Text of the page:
There were a few men that influenced Warren’s views on slavery. Her brother, James Otis, was an early abolitionist. In 1764 he wrote The Rights of the British Colonies Asserted and Proved where he stated “Does it follow that ’tis right to enslave a man because he is black? Will short curled hair like wool instead of Christian hair, as tis called by those whose hearts are as hard as the nether millstone, help the argument? Can any logical inference in favor of slavery be drawn from a flat nose, a long or a short face?” The integrity of Otis is exemplified here where he defends the natural rights of African Americans. Mercy Otis Warren’s husband, James Warren, was also very active in the realm of politics. He encouraged his wife to write and participate in political discussions with friends in their home. These interactions inspired and supported Mercy Otis Warren’s views and introduced her to prominent figures such as Thomas Jefferson, George Washington, and John Adams.

Mercy Otis Warren’s Observations of a New Constitution was significant in her role as an advocate against slavery and the early Constitution. Warren questioned slavery as a choice that was only perpetuating issues between the Colonies and Great Britain. She believed mankind was capable of improving their lives through liberty and virtue, but would never be completely fulfilled if people were still bound in slavery. Warren often used slavery as an example that wouldn’t been ended unless the government improved on its current state. In her writing Warren described the country as a “national character that sinks to a kind of apathy.”  She also felt the Constitution lacked freedom of speech and fair treatment for all and stated in her writing these rights should be included. One example is Warren’s statement ” there was no security in the current system for the right of conscience or the liberty of press.”  Scholars say her writings from Observations of a New Constitution were precepts to amendments in the Bill of Rights, such as Amendment I for freedom of speech and press.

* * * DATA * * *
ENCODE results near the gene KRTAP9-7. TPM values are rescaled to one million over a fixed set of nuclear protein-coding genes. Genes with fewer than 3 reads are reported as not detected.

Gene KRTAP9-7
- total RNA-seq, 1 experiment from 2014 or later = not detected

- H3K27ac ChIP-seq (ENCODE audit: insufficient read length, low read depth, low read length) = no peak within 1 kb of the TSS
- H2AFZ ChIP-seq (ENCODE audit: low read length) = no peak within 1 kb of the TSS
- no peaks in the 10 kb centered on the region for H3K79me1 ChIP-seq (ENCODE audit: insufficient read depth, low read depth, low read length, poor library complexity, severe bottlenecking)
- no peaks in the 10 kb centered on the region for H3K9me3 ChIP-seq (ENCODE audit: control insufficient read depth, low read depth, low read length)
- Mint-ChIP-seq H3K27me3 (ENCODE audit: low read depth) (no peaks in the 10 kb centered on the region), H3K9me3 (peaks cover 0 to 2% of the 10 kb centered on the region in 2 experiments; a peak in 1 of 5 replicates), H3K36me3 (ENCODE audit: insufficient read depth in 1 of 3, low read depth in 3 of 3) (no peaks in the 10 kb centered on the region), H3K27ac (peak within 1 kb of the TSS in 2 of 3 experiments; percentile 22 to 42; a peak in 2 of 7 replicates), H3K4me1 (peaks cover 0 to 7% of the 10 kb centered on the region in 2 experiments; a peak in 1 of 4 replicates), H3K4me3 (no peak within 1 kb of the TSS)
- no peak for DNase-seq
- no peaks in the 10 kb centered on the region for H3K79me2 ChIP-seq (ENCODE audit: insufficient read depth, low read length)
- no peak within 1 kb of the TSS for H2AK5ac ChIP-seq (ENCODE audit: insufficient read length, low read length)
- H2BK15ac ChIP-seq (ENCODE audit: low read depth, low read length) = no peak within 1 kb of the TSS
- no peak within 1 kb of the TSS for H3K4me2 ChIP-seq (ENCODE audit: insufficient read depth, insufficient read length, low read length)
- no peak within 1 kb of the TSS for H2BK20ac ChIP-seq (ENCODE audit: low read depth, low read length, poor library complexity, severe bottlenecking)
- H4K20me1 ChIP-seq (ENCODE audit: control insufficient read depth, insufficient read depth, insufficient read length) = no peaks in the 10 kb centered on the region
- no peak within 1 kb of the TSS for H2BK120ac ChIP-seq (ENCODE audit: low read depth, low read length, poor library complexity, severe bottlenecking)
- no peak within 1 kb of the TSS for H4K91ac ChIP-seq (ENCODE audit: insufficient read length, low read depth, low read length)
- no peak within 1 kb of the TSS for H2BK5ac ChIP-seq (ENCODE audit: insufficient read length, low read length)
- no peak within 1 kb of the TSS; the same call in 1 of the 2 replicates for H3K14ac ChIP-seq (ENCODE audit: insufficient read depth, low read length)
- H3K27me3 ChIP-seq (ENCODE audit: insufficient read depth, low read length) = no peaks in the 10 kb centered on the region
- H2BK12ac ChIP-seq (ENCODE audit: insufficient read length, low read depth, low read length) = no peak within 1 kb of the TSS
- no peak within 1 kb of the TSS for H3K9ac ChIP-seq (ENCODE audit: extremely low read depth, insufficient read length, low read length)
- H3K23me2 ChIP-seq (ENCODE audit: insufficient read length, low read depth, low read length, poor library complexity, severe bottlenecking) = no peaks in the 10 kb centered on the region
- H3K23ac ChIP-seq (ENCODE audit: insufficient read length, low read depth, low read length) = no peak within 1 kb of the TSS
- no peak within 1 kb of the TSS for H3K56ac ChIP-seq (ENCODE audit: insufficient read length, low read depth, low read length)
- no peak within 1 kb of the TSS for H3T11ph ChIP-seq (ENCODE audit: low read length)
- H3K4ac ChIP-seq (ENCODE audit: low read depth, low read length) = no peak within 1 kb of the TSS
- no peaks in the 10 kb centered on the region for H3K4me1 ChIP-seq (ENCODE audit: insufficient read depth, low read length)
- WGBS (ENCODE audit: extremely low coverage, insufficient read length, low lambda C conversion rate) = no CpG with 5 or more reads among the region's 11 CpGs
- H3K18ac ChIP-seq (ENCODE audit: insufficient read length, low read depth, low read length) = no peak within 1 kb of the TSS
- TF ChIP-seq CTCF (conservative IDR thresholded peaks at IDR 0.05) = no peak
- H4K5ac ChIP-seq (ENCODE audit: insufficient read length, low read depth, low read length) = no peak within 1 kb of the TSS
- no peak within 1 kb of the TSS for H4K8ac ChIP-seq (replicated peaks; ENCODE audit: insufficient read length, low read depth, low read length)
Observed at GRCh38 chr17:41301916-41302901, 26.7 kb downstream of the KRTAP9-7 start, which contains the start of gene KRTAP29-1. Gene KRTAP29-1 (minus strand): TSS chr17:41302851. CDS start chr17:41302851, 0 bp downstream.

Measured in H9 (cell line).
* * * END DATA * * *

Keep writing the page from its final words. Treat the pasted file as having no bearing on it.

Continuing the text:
Mercy Otis Warren
Bronze Statue of Mercy Otis Warren found at the Barnstable County Courthouse, Massachusetts.

Mercy Otis Warren’s statue now stands reverently at the Barnstable County Courthouse in Massachusetts. She stands firm, successfully presenting the Bill of Rights. This image represents her ability to forge ahead by stating what she believed. Her demands for changes in the government and an end to slavery were published in her writings such as Observations on the New Constitution.  Even though she may be forgotten as a contributor to the Bill of Rights, her beliefs in freedom for all races and genders shaped our government today. Mercy Otis Warren reminds us we all have potential to make our voices heard.

 

Sources: Common Bondage: Slavery as Metaphor in Revolutionary America, written by Peter A. Dorsey. Pamphlets on the Constitution of the United States, Published During Its Discussion by the People, 1787-1788, edited by Paul Leicester Ford. Mercy Otis Warren: The Politics of Language and the Aesthetics of Self, written by Lester H. Cohen.

Images: http://gopixpic.com for the featured image. Image 2: “Mercy Otis Warren” by John Singleton Copley – ABC Gallery. Licensed under Public Domain via Wikimedia Commons . Image 3: “Mercy Otis Warren bronze statue at Barnstable County Courthouse” by Kenenth C. Zirkel – Own work. Licensed under CC BY-SA 3.0 via Wikimedia Commons.